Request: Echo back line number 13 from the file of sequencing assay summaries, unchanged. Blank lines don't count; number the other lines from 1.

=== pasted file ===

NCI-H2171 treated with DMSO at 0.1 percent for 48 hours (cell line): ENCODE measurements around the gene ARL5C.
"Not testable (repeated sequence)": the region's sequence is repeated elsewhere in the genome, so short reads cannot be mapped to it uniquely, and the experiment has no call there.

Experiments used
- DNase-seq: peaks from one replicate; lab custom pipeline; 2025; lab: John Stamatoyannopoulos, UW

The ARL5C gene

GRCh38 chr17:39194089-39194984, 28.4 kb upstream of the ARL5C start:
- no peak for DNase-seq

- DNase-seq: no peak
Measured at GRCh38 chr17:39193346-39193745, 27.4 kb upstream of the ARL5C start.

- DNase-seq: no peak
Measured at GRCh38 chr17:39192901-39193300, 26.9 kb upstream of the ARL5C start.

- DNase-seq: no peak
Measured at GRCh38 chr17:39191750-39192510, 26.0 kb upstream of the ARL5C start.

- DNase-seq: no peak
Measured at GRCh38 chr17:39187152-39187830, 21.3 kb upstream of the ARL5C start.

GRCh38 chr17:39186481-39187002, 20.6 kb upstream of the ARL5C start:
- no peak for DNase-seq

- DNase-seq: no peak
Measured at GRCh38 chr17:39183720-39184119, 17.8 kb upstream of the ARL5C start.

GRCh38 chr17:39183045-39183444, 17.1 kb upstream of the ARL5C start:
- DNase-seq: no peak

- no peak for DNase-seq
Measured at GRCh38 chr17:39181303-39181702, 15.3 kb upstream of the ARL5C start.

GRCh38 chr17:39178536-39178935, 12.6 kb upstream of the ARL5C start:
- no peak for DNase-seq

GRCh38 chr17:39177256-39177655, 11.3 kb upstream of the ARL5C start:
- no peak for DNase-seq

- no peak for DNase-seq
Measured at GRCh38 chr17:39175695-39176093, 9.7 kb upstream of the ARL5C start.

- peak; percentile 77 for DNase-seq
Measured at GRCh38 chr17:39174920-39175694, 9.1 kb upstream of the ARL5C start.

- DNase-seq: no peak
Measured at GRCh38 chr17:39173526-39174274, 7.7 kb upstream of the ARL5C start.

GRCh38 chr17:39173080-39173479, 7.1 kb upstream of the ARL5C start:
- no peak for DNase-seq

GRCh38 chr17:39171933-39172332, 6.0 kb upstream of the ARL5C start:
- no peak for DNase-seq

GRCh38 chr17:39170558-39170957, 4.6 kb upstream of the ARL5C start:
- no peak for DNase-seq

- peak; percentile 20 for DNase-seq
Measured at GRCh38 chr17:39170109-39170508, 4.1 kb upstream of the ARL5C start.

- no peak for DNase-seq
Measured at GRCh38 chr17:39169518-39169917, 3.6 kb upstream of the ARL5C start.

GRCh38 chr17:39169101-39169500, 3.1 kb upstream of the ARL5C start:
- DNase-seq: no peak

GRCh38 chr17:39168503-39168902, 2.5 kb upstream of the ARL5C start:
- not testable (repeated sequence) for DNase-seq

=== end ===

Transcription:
Measured at GRCh38 chr17:39191750-39192510, 26.0 kb upstream of the ARL5C start.